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Salient: Victoria University Students' Paper. Vol. 28, No. 11. 1965.

Them Bags [letter to the editor by M. F. Park]

Sirs,—I should like to correct you on your so-called "Antarctic Factor" reported in your edition of July 18. I have never heard of the particular phenomenon under the name of the "Antarctic Factor." It is, in fact, more widely known as Finagle's Law or Finagle's Factor, and even more widely as Murphy's Law, which states with regard to anything at all: "If anything can go wrong with it, it will."

Now, in Forum on July 20, Mr. Llewellyn made an interesting speech in which he claimed that ever so many millions of Yankee dollars were invested in lollipops, one Wellington City Council rubbish bin, and twenty views of President Johnson's navel, instead of being spent on a real Mars probe. These millions of dollars were in fact victims of Murphy's Law.

The full story goes something like this: A blueprint of the accompanying drawing was shown to various aerospace and military industries, and tenders were called. The piece of hardware illustrated is the Blivit Mk 4 (despite what Mad Magazine calls it) and is designed for locating loopholes, that is, for finding applications of Murphy's Law. On inspection, it will be noticed that the Blivit is itself an application of Murphy's Law.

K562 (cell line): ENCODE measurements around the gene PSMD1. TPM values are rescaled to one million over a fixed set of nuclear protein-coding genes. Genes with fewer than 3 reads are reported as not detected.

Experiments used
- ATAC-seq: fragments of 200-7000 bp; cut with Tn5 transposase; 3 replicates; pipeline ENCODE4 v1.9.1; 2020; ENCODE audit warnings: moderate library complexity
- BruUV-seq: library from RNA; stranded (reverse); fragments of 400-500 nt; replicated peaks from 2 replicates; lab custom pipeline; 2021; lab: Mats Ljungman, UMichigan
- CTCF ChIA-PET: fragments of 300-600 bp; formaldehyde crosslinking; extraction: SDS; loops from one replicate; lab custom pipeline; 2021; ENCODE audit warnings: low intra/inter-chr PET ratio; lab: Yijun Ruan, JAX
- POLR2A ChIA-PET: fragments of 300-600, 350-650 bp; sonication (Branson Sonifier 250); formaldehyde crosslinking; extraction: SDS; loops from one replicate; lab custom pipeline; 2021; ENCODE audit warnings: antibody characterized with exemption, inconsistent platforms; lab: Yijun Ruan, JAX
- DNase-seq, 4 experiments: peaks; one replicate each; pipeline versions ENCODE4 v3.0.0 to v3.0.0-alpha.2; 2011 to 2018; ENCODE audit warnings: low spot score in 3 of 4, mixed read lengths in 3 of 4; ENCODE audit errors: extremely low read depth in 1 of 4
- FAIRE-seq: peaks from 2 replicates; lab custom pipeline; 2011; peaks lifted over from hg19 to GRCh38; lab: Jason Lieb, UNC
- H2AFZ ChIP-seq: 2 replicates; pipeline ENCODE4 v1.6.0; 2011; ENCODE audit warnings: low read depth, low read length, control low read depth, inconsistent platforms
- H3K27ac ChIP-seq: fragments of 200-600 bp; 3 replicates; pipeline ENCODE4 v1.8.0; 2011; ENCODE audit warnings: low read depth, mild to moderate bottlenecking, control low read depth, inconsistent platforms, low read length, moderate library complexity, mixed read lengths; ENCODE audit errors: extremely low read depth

It is believed that one company (whose motto is: "The impossible we can do, it just takes a little longer") actually produced a solitary copy of the Blivit, the only one in the world. The engineer responsible unfortunately is now in a nursing home, quietly raving. This pioneer effort was put into that WCC dustbin, and is now lost to the world for ever. Those millions of greenbacks did not become lollipops, but went into the restoration of a certain company's expense account bank balance.

Anyhow, the point is this: whether or not that company set out to do so, it established beyond doubt that Murphy's Law is operational in politics, law, draughtsmanship and engineering.—M. F. Park.